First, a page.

Here are some more photos to give you an idea of what the annual Horseshoe Crab egg feast is like on the South Jersey shoreline.
A couple of Laughing Gulls had needs other than food to be met.
This year I had to go twice to the South Jersey shore at Fortescue, NJ to photograph Horseshoe Crabs as they come ashore to mate. It rained heavily last weekend, and I had to shoot from the car quickly before the camera got wet.
The second time was yesterday, with plenty of sunshine. There were tens of thousands of birds of all kinds on a stretch of the beach no more than a quarter of a mile (0.4 km) long.
Red Knots depend on Horseshoe Crab eggs to replenish their energy during their long migration flight of 9,300 miles (15,000 km) from the tip of South America to the Artic. This year there were many of them, and they appeared well fed and in good shape.
Today was peak season for Horseshoe Crabs. I had never seen so many as evidenced by the following photos taken at Fortescue, NJ on the Delaware Bay.
The Great Blue Heron did not seem to join in the egg feast that other birds were indulging in.
A lady who was monitoring the beach to make sure people did not go near the birds told me that Horseshoe Crabs were late this year, probably because of cooler weather and abundant rain. However, migratory birds like the Red Knot landed in New Jersey at their regular time and could not find enough eggs to eat! They rely on the eggs to fuel themselves for their 9,000 mi journey (15,000 km), and alarms are going up about their fate this year. They are way underweight at the mid point of their migration.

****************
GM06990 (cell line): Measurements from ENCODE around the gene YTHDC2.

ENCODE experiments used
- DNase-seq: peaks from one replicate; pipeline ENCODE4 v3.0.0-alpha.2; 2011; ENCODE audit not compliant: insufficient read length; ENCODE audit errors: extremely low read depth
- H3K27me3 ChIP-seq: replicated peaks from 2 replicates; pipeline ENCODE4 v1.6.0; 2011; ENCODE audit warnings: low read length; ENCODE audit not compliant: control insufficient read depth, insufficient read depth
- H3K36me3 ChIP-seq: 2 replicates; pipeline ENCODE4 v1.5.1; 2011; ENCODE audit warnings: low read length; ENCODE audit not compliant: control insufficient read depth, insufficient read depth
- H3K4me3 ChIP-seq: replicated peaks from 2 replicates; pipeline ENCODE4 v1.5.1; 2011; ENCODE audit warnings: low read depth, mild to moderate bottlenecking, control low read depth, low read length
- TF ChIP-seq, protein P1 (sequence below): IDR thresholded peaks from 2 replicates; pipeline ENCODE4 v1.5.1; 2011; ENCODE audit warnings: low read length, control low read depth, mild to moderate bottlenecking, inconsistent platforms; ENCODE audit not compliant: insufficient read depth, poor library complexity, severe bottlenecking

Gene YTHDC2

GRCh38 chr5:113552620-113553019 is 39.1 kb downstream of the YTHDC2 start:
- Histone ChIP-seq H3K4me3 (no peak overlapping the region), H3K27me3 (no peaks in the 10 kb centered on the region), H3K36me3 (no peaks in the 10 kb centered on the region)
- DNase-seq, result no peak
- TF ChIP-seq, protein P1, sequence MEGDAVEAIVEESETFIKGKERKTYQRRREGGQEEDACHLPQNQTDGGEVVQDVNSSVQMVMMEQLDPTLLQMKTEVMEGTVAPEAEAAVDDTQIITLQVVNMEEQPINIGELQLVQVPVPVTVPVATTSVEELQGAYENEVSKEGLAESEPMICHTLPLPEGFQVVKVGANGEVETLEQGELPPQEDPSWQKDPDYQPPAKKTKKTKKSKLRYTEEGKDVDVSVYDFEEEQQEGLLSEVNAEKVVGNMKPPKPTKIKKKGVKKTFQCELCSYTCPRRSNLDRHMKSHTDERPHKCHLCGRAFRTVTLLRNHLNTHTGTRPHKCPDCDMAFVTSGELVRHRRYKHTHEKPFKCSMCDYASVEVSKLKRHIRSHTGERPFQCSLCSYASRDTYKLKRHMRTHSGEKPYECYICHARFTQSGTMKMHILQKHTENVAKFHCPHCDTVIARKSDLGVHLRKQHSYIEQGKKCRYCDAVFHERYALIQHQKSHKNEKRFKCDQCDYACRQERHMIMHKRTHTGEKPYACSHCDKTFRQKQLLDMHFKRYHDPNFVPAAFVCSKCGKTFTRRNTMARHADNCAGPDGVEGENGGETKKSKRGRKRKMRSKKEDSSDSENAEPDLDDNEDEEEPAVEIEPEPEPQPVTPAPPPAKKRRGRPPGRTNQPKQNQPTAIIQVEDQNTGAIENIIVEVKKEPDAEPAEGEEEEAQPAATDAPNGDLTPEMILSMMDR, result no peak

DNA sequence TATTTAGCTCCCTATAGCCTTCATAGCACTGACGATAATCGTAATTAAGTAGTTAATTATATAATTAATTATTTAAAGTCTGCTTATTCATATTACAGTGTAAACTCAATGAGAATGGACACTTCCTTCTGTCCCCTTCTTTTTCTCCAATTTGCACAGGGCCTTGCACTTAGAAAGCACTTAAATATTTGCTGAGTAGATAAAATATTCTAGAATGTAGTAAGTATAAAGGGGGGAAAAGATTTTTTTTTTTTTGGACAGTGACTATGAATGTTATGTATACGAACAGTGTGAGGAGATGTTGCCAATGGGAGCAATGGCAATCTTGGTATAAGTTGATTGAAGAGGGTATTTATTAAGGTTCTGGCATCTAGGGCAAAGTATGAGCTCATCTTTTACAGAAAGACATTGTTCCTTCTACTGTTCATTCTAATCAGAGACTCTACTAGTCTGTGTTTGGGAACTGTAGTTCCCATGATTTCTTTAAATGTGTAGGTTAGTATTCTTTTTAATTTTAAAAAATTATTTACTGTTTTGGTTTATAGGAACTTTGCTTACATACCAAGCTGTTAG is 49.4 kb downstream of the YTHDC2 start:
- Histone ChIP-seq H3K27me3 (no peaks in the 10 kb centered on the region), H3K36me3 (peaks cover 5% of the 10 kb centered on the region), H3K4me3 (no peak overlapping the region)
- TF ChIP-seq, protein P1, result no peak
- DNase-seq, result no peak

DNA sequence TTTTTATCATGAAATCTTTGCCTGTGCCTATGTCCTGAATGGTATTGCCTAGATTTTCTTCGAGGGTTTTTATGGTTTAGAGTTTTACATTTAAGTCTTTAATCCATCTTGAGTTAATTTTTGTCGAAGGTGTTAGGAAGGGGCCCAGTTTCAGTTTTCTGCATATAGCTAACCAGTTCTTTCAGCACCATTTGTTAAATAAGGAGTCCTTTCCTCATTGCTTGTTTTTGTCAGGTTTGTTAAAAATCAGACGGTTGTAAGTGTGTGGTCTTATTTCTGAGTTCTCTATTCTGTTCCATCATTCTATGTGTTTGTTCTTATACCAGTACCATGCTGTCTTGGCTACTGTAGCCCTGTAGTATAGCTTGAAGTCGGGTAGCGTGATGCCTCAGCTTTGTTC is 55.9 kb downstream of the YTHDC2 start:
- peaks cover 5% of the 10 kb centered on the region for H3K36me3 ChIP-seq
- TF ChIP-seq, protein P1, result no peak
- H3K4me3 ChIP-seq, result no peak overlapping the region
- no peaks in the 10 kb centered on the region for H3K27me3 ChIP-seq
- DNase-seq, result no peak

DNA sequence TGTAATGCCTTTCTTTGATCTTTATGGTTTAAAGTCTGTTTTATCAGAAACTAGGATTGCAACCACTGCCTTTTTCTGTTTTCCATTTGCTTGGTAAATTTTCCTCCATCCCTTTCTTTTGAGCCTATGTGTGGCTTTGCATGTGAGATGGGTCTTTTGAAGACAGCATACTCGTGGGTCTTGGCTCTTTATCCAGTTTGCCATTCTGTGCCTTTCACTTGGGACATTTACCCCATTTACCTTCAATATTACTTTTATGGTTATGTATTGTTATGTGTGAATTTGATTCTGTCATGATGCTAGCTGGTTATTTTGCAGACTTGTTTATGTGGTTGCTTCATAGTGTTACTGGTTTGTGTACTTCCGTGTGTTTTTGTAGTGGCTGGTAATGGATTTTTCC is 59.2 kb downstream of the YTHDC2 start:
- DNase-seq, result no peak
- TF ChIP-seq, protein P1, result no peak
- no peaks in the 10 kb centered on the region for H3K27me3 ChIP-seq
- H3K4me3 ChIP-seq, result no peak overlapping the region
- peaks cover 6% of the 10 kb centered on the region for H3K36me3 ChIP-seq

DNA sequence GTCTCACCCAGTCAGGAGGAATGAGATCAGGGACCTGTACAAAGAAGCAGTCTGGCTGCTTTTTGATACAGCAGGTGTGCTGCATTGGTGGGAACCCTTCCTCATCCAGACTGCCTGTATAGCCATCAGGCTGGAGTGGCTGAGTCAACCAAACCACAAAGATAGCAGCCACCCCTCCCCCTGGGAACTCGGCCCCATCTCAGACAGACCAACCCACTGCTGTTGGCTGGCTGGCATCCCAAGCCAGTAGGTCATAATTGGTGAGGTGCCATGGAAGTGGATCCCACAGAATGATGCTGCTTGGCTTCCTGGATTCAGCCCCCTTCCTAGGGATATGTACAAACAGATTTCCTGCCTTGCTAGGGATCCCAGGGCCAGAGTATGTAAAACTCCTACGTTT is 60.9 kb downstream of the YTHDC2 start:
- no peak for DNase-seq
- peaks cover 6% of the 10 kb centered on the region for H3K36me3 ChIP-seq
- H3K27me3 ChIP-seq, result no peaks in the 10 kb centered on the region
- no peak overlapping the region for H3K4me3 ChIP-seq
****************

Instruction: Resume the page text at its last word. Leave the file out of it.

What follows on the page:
The shores of South Jersey bordering Delaware Bay are where Horseshoe Crabs come ashore every May to mate. The female crabs lay eggs in the sand and the male crabs fertilize them. The eggs are a favorite source of food for many birds, particularly for Red Knots, those long-distance migrators that travel more than 9,000 miles (15,000 km) from Tierra del Fuego at the very end of South America to the Artic in North America.
So at this time of the year. there are literally thousands and thousands of shore birds, including Red Knots, at the South Jersey shore. To protect the birds the beaches are off limits to people for one month, from May 7th to June 7th, which meant I could only take pictures from a good distance away.
Even in the above photo, you can see several Horseshoe Crab that got upended, laying on their backs waiting for the tide to help them get back on their feet. Many will eventually die if that does not happen, becoming another source of food for seagulls and other birds.
For this challenge, I am posting a photo of Red Knots in flight over the Delaware Bay. These birds migrate every year from Artic areas to Tierra del Fuego at the tip of South America, a distance of 9,300 miles and one of the longest migratory paths of any bird.